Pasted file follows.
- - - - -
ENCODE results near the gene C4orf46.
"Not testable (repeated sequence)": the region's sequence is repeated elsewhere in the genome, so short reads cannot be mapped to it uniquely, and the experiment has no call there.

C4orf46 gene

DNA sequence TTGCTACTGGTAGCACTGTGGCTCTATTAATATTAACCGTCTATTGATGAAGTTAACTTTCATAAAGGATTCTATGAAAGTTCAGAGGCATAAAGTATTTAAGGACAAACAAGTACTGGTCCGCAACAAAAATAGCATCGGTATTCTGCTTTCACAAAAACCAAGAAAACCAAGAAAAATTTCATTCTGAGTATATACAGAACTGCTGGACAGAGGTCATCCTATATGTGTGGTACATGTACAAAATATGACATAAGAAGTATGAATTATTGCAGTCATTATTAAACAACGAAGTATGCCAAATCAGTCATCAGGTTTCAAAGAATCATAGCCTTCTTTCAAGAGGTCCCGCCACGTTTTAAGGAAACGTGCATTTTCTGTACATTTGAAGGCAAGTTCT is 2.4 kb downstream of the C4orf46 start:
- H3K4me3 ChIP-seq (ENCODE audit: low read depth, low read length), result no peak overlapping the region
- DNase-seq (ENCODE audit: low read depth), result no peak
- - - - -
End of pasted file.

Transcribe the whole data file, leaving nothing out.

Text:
ENCODE results near the gene C4orf46.
"Not testable (repeated sequence)": the region's sequence is repeated elsewhere in the genome, so short reads cannot be mapped to it uniquely, and the experiment has no call there.

C4orf46 gene

DNA sequence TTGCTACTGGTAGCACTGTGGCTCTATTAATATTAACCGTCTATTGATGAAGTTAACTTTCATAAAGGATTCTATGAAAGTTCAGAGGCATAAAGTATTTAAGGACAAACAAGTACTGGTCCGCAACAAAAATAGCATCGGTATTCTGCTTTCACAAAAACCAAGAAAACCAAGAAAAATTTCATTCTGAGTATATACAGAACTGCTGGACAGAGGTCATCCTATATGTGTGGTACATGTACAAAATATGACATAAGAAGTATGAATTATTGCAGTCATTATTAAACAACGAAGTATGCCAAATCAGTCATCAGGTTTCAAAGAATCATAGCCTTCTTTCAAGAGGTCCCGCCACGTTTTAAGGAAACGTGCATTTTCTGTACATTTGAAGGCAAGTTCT is 2.4 kb downstream of the C4orf46 start:
- H3K4me3 ChIP-seq (ENCODE audit: low read depth, low read length), result no peak overlapping the region
- DNase-seq (ENCODE audit: low read depth), result no peak